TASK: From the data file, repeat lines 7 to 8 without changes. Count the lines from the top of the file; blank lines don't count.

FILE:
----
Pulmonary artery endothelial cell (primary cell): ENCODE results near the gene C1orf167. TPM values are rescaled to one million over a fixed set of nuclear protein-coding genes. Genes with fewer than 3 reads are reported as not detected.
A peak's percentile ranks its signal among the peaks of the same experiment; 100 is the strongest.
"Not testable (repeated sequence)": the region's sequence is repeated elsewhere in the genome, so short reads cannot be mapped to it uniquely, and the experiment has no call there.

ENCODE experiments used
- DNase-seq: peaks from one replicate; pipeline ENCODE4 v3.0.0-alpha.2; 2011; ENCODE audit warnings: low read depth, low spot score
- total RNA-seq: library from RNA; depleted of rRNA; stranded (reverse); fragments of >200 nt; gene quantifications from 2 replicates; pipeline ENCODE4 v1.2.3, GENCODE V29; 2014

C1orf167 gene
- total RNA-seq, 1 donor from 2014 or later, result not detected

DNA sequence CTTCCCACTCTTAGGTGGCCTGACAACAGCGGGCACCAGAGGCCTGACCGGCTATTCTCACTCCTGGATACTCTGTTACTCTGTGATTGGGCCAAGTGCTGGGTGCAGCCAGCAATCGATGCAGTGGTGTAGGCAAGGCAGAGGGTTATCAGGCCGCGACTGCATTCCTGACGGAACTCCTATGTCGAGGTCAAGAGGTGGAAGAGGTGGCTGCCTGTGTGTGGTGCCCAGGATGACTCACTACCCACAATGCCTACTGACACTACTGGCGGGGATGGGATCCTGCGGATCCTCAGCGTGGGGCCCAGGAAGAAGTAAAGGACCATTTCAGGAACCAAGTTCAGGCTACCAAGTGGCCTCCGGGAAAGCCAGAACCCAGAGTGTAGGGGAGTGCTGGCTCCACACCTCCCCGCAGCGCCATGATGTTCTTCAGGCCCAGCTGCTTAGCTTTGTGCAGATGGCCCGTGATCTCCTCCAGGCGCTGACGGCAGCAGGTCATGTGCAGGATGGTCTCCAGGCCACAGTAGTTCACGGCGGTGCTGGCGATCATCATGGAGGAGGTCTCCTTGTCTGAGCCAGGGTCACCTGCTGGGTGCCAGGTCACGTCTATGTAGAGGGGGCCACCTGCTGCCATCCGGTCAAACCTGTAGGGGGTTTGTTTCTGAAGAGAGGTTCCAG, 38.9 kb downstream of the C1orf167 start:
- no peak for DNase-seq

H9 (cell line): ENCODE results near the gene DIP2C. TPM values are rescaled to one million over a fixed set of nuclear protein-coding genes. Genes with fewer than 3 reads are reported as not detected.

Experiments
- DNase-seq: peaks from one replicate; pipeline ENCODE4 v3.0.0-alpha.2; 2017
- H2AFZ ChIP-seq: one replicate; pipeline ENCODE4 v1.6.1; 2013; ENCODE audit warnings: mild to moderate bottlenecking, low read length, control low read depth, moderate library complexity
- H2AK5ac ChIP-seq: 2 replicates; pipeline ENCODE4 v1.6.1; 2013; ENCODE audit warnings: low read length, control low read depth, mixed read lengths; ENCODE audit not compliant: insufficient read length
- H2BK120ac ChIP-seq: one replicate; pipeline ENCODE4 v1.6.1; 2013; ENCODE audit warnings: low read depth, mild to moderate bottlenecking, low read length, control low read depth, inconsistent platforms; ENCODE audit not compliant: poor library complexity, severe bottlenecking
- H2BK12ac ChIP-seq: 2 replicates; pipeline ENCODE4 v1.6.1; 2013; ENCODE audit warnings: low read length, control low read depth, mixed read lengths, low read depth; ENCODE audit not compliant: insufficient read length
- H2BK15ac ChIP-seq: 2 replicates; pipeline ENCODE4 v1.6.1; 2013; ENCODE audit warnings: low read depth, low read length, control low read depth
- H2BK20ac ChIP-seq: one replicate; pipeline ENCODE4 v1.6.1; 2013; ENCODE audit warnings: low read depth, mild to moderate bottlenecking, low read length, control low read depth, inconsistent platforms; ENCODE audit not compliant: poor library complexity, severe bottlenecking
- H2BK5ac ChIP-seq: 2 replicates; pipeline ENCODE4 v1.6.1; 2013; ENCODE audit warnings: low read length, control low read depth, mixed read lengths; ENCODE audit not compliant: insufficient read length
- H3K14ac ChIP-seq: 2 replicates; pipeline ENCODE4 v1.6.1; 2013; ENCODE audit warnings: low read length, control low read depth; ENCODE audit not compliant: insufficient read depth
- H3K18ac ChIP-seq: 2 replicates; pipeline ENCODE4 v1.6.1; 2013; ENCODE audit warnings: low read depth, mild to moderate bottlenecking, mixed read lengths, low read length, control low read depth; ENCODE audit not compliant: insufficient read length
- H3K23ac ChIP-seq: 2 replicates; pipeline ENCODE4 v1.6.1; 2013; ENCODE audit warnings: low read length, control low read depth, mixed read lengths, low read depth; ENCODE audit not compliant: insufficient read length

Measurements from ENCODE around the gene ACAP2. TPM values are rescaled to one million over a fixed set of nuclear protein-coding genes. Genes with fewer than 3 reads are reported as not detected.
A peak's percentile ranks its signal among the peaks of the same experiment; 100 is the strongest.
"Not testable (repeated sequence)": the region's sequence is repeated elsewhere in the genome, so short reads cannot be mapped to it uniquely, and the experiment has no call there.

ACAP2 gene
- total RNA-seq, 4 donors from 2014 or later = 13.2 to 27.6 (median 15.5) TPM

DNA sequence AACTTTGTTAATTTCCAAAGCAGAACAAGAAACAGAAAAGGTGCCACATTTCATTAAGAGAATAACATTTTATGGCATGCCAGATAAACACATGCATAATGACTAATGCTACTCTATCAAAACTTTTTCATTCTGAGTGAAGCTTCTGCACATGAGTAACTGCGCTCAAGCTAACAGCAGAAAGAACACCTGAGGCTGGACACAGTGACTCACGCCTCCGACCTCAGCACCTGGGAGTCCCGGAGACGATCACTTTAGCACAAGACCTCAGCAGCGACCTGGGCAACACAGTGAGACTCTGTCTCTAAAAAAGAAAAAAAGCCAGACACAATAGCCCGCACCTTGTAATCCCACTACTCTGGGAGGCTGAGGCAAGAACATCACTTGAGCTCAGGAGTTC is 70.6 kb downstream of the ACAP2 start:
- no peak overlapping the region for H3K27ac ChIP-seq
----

C1orf167 gene
- total RNA-seq, 1 donor from 2014 or later, result not detected